Plating Shop Liability Issues

Historically, companies that did various types of plating, including chrome and zinc plating, utilized large vats of different chemicals as part of the complex plating process. In many areas, with the changes in regulations, particularly air regulations, the companies were forced to shut down and/or relocate. Unfortunately, many of the chemicals utilized in various plating operations are heavily regulated as contaminants in the soil and groundwater. Thus, not only do the current and former property owners face liability for these properties but also the owners and operators of the former plating companies. This liability may exist even if the plating company has not operated on the property for decades. As the liability for cleanup can be substantial, it very important to understand the complexities of the liabilities, locating historical insurance and pursuing insurance coverage to reach a result to both pay for the cleanup of the property and minimize the respective liabilities.

Butte Fire May Have Long-Term Ecological Impacts

Last Fall, in a few short days the Butte Fire in the Northern California foothills burnt over 70,000 acres of land. In addition to the numerous home, structures and other man-made objects, the fire also killed hundreds of thousands of trees, shrubs and was hot enough to kill the perennial grass seeds. With the ground cover gone, the area has already experienced serious problems with erosion and will likely do so for many years to come. As some of the trees killed were literally hundreds of years old and new trees planted and/or starting to grow will take hundreds of years to reach the size of the trees killed. With many of the grass seed burnt and/or sterilized by the fire, it may take years for the grass to return in some areas. In many instances areas burnt by the fire resemble a moonscape with little grass and/or greenery coming back even after the recent rains. For many of the ranchers in the area, feed is becoming an increasing problem as either the grass is not re-growing, the fencing is still down and/or fallen trees pose a problem of access and a danger to the cattle. Many residents lack the insurance and financial resources to re-build and repair what was lost and amount of assistance available in not sufficient to even start to address the issues. Erosion also poses serious issues with the local watershed and stream flows where former wildlife watering holes are filling with excess silt and local streams resemble flowing rivers of mud.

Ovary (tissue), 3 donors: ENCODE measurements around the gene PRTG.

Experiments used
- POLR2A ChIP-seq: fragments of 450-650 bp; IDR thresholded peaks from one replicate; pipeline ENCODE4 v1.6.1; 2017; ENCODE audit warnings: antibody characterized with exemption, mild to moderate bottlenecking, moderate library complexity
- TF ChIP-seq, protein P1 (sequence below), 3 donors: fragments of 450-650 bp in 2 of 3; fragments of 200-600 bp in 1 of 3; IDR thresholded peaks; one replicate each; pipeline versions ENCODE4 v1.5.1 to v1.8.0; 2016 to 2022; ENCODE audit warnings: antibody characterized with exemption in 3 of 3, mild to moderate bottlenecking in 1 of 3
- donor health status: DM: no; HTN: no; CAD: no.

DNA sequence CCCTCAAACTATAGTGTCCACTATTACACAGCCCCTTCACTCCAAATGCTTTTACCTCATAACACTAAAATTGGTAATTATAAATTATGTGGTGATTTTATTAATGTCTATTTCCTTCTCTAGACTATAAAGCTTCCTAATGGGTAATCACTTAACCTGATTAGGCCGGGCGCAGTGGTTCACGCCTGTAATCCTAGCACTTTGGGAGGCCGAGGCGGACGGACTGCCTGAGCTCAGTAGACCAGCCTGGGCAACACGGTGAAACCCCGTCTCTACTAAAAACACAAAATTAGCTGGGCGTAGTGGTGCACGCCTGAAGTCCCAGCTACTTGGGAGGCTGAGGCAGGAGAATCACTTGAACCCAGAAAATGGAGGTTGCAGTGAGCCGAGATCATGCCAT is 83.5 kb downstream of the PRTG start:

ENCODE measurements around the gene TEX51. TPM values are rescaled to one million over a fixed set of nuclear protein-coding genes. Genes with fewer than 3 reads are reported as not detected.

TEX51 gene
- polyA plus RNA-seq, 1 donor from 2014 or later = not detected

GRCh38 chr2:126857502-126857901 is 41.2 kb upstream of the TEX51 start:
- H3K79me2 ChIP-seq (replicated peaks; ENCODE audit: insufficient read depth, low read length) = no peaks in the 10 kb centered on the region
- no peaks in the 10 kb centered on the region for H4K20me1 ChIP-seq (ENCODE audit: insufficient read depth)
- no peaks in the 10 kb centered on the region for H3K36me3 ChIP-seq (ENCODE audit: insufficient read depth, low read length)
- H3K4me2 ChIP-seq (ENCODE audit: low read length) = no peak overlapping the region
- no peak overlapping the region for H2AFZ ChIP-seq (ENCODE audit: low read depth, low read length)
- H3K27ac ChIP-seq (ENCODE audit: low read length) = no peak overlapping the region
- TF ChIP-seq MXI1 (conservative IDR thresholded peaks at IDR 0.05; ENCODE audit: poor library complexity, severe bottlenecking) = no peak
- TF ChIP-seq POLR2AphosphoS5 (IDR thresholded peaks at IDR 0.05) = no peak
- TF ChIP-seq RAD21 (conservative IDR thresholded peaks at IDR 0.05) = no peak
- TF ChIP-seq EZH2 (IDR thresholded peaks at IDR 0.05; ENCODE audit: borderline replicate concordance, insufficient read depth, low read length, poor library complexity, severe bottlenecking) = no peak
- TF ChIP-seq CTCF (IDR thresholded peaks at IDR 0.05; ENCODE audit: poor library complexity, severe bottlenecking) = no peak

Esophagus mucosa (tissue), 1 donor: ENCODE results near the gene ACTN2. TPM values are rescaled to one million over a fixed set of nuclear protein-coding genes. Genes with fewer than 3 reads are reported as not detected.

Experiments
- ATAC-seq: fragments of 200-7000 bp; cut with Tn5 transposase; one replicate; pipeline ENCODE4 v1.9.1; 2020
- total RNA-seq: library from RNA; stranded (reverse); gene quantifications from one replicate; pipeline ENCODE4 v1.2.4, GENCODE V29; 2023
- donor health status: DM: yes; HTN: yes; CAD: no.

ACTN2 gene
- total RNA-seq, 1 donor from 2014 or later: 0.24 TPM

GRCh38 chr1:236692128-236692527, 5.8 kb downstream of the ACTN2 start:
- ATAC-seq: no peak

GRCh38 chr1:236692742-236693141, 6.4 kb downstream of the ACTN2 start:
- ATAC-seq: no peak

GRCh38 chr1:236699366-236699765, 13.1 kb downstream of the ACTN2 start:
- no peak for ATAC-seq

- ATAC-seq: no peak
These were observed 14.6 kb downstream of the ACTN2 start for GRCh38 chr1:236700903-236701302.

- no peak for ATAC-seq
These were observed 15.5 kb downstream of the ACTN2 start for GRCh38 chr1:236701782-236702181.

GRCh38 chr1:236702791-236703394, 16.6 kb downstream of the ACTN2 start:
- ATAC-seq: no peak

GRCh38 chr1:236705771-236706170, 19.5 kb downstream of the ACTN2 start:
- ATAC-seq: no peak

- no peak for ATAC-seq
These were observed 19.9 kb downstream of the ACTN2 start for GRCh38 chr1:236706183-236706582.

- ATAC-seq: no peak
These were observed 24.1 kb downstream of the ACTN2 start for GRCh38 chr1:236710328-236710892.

Finding Old Dry Cleaner Insurance Policies